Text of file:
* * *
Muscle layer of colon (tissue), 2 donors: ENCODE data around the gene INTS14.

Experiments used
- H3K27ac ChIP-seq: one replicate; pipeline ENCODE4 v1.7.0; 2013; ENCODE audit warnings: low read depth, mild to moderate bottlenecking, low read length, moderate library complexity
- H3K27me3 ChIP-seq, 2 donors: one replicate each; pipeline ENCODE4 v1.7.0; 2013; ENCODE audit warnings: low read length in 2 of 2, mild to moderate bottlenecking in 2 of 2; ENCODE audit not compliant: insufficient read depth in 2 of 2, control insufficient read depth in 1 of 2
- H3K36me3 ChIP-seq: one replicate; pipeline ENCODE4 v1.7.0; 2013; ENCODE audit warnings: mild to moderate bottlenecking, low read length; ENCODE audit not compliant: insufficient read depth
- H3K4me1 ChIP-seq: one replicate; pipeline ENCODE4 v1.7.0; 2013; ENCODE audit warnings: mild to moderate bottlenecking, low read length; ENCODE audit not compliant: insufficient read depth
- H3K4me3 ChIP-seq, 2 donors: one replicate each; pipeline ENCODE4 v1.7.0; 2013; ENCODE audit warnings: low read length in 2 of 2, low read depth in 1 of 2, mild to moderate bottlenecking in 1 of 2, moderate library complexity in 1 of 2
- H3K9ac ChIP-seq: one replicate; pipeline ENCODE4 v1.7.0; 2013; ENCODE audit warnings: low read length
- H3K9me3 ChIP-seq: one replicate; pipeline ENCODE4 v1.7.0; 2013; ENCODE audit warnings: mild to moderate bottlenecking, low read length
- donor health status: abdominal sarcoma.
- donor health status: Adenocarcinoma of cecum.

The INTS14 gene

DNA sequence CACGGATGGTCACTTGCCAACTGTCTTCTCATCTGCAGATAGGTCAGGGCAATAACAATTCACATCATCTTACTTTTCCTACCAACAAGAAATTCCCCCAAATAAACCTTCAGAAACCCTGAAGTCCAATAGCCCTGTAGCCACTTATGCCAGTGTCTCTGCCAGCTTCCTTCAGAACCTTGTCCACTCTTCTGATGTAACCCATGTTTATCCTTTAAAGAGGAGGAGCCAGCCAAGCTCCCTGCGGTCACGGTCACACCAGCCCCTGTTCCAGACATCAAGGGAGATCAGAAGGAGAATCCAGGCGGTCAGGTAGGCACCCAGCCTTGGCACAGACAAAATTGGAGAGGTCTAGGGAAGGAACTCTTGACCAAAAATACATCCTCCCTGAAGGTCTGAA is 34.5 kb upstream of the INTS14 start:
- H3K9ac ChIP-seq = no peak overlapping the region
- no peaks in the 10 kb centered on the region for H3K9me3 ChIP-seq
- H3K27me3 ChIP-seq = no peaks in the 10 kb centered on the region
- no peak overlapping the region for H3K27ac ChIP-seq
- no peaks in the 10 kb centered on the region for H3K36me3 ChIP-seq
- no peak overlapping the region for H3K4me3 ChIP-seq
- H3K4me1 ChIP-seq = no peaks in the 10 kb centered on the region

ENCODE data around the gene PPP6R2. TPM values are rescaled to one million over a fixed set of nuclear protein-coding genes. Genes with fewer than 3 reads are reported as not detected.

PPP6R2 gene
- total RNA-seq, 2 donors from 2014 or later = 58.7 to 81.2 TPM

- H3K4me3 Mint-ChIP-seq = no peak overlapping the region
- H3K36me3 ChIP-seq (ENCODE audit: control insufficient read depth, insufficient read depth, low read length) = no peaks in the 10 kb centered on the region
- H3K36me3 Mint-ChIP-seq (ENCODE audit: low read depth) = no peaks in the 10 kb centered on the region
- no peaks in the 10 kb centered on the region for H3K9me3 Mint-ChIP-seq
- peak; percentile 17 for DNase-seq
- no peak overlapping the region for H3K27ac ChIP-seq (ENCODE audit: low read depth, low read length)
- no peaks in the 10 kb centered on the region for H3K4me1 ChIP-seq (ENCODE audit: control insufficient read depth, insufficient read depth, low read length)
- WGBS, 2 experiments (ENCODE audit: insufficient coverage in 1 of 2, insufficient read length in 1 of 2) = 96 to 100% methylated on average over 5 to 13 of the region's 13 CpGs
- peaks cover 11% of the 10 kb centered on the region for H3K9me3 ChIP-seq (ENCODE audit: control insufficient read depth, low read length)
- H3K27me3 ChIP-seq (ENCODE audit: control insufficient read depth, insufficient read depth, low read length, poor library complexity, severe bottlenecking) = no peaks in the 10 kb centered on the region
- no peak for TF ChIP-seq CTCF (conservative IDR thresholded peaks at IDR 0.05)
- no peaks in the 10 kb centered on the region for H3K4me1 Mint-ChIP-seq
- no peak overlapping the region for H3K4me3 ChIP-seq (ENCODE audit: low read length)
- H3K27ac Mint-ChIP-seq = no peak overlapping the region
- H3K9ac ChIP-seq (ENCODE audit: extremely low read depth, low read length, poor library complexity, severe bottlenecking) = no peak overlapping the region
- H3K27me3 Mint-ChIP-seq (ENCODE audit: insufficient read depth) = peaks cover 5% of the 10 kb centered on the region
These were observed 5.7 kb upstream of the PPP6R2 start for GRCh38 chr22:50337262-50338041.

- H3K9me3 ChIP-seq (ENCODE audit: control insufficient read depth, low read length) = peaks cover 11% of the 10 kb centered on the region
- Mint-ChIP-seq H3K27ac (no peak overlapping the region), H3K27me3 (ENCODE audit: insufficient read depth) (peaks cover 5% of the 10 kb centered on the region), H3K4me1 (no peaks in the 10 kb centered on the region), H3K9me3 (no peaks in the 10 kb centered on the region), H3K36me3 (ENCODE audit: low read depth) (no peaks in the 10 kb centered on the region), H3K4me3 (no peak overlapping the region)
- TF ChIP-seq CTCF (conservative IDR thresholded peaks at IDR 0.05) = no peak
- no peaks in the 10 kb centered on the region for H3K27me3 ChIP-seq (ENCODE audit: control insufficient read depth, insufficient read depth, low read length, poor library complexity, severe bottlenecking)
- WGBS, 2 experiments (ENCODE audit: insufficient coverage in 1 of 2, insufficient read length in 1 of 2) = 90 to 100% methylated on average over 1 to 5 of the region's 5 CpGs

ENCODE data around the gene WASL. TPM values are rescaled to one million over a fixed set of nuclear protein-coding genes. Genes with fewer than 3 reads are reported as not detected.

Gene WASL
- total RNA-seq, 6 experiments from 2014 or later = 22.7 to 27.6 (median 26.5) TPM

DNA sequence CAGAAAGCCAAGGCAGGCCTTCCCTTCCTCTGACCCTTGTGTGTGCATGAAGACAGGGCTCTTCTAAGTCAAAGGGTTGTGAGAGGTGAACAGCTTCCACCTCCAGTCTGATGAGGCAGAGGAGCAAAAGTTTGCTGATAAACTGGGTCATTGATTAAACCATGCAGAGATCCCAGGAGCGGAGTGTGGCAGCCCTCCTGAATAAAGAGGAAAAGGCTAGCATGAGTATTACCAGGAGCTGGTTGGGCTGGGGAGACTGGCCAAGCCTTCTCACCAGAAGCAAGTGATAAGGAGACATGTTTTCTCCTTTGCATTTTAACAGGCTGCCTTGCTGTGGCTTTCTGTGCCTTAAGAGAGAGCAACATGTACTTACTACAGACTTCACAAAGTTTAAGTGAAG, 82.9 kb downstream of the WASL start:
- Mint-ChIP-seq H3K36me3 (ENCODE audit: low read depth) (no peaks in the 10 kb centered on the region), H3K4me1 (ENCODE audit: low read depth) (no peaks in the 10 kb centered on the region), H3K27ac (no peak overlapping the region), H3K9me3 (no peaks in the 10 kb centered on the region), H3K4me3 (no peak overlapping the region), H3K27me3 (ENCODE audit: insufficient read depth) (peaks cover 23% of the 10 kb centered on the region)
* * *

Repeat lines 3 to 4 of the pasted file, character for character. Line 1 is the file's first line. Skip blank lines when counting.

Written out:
- H3K27ac ChIP-seq: one replicate; pipeline ENCODE4 v1.7.0; 2013; ENCODE audit warnings: low read depth, mild to moderate bottlenecking, low read length, moderate library complexity
- H3K27me3 ChIP-seq, 2 donors: one replicate each; pipeline ENCODE4 v1.7.0; 2013; ENCODE audit warnings: low read length in 2 of 2, mild to moderate bottlenecking in 2 of 2; ENCODE audit not compliant: insufficient read depth in 2 of 2, control insufficient read depth in 1 of 2